In the showing of FIG. 11 wherein the cover has been lifted from the top of the container and swung through 180°, the hinge tab 12 is extending downwardly through the hinge block 15, again the bead 23' extending into the groove of the hinge tab being clearly visible.
In FIGS. 10 and 11, it will be noted that the hinge tab has a thinned portion 25 adjacent to its integral connection to the container, this thinned portion defining the flexure hinge axis for the tab.
From all of the foregoing, it will be evident that the present invention has provided a greatly improved children's lunch box. Essentially, and as briefly referred to heretofore, the basic box consists solely of two members which may be separately, integrally molded and thence hinged together by simple manual insertion of the integrally formed hinge tabs into the slots of the integrally formed hinge blocks.
The entire structure is light, provides for hermetic sealing of food therein, is not subject to rusting or dents or damage if dropped, and is economical to manufacture. Further, and as also mentioned heretofore, the design is such that the lunch box will easily stand in a vertical position in a stable manner when closed or, when opened, the top of the cover and bottom of the container are in coplanar relationship to provide stability and the further desirable functional aspect of the cover and container serving as trays.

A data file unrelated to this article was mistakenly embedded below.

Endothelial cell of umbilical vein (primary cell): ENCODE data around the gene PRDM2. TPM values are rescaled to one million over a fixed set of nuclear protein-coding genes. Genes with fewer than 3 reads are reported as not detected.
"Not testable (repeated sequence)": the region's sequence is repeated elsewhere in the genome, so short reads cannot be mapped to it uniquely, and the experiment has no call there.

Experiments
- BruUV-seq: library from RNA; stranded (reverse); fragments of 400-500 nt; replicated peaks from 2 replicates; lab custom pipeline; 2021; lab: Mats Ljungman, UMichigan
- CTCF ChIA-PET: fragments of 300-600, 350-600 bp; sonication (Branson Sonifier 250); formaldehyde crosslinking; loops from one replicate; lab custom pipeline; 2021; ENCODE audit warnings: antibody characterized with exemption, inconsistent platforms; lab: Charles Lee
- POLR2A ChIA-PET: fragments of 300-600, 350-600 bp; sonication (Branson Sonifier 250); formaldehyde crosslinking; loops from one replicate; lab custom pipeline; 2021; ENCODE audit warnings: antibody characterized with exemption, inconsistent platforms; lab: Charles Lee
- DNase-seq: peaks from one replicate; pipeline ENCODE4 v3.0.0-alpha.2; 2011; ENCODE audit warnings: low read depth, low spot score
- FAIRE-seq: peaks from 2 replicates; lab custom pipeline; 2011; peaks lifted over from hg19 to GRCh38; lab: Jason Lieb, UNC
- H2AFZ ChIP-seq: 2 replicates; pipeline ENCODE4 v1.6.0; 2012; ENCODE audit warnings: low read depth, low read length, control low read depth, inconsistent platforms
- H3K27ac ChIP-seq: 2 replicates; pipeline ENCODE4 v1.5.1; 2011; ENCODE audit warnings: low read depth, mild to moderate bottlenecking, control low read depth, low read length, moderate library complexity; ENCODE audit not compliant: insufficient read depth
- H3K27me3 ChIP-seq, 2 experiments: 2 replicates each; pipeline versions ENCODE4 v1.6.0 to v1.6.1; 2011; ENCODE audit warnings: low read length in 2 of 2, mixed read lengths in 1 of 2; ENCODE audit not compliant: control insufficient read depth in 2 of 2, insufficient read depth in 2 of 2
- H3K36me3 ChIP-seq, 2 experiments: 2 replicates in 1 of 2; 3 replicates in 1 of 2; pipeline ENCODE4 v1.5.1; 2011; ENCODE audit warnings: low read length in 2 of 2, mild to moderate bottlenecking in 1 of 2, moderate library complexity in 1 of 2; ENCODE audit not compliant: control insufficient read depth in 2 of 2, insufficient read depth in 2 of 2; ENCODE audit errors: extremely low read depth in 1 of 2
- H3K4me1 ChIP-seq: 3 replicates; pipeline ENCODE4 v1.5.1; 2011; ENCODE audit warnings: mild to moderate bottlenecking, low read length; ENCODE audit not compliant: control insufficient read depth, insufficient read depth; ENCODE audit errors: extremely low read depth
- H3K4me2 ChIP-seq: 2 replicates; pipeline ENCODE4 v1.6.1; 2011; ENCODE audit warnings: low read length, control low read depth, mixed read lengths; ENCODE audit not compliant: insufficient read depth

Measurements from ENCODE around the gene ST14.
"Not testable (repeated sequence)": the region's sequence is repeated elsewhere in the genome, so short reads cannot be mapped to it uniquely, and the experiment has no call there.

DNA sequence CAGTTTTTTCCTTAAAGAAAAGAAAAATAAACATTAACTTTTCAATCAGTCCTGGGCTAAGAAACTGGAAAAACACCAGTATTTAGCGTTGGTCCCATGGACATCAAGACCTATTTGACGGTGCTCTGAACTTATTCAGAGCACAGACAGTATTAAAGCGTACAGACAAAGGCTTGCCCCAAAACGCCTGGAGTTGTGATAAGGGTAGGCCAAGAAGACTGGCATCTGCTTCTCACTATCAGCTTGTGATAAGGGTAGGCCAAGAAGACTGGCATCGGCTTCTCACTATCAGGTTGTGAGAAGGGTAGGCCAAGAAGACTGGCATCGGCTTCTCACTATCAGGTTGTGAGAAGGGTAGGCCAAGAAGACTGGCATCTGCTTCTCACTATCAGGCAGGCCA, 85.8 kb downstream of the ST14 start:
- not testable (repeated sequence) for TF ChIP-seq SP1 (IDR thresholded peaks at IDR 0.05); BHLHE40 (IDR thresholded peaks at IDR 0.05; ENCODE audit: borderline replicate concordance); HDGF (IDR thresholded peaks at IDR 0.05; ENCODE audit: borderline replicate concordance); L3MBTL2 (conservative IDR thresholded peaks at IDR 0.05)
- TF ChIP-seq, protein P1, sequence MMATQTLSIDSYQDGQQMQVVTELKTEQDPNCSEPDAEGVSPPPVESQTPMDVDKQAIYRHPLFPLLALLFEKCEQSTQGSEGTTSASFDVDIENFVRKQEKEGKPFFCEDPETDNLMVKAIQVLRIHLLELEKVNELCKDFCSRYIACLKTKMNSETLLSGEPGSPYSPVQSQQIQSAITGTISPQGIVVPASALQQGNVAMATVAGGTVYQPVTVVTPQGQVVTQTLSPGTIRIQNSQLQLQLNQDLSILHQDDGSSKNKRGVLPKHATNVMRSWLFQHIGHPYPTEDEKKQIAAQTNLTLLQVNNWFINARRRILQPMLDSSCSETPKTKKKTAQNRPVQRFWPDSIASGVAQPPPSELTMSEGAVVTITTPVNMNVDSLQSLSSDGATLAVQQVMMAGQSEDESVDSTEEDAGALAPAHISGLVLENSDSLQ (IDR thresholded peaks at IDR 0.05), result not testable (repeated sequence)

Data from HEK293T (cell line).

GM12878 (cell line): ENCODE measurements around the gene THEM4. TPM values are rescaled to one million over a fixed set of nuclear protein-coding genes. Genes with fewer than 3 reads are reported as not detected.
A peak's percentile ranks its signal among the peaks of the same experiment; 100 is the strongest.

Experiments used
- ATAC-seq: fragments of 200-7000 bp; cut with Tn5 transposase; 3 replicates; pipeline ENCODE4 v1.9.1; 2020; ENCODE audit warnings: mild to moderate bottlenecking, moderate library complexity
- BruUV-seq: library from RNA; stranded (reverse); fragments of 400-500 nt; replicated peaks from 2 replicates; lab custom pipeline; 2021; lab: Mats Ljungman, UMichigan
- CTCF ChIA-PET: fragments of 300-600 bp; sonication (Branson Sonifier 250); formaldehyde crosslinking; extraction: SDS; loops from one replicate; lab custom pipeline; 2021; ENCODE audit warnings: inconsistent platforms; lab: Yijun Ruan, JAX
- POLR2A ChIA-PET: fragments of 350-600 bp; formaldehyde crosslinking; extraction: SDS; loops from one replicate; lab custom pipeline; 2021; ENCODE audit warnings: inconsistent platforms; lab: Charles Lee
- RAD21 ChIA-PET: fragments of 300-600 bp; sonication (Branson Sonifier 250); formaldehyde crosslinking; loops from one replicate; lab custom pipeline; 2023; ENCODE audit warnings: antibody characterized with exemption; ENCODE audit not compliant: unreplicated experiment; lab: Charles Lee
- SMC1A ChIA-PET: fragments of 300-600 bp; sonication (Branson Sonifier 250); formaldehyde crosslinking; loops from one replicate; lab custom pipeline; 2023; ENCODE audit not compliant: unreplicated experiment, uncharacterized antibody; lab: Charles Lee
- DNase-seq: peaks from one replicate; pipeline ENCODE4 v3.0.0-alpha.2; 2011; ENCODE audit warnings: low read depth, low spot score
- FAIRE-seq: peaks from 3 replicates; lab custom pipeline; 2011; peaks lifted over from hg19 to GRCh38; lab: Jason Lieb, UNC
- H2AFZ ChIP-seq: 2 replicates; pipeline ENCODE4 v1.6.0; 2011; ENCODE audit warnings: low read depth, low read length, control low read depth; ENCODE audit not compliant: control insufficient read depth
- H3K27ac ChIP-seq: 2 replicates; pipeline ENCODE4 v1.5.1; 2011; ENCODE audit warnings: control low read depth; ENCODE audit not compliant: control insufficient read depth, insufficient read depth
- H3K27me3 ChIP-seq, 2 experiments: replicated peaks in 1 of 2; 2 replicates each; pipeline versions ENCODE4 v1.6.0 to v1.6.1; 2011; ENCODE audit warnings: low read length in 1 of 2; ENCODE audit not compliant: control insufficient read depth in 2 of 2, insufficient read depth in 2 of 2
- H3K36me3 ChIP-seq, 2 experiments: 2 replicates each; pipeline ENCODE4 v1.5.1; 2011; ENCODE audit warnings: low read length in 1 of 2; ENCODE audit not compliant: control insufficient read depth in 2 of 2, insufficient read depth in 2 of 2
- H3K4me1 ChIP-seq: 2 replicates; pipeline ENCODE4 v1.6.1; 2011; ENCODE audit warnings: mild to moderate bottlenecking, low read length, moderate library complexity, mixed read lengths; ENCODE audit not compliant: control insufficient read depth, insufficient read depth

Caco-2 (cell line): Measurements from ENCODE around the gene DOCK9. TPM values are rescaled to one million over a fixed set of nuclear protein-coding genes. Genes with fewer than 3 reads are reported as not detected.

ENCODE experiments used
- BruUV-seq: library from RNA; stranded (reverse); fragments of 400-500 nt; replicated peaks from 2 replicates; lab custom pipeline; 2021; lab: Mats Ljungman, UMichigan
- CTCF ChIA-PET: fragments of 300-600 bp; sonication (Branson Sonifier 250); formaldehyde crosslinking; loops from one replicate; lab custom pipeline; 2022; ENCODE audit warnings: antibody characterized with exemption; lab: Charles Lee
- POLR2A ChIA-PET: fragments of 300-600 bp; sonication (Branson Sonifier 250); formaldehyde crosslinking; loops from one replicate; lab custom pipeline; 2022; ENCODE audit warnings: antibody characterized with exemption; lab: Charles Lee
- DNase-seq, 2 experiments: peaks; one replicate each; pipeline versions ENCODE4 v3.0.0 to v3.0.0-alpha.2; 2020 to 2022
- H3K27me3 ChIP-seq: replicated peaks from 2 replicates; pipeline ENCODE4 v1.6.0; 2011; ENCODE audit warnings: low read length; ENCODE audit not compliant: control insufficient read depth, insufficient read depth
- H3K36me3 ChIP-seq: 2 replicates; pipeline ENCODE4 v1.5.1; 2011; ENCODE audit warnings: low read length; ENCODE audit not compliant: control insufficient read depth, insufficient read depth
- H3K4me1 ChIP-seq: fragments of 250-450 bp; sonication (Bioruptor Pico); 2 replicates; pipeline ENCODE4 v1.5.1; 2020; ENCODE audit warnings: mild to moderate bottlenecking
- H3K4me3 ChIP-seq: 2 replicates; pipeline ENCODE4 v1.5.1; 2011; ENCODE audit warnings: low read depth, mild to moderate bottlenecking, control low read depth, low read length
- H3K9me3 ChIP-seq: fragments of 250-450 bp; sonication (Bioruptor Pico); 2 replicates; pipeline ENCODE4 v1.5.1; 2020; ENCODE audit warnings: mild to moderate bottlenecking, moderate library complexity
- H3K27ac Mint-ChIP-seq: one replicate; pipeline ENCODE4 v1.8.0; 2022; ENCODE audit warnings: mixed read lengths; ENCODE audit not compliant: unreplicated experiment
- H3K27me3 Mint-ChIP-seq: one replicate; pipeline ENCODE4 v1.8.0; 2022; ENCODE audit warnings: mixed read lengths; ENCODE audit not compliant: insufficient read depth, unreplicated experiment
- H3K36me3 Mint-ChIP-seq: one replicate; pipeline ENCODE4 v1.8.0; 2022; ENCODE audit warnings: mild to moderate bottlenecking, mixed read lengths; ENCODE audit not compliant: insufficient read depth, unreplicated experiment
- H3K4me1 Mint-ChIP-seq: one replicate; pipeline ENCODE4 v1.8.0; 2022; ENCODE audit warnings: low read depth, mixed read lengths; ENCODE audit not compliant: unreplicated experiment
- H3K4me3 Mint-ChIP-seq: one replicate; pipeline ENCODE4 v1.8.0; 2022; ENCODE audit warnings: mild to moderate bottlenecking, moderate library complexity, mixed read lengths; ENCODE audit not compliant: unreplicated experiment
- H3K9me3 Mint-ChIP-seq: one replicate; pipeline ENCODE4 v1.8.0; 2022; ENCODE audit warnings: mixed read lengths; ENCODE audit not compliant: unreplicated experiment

Finally, the unique means for providing a permanent securement of a child's identification to the handle of the box itself avoids the necessity of having to separately tag the box.
While the preferred material of construction for both the container and cover is a high density polymeric material such as a polyethylene, other plastics can be used with equal effectiveness. Further, while only one specific embodiment has been set forth for purposes of illustration, it is to be understood that changes and alterations as fall clearly within the scope and spirit of this invention will occur to those skilled in the art. The lunch box is accordingly not to be thought of as limited to the exact embodiment set forth.
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|U.S. Classification||206/541, 220/768, 220/840, 220/4.22, 206/549, 220/4.21, 220/837, 220/771, 40/312, 206/459.5|
|International Classification||A45C13/00, A45C11/20, B65D6/00, B65D43/02|
|Cooperative Classification||A45C11/20, A45C13/005|
|European Classification||A45C11/20, A45C13/00H|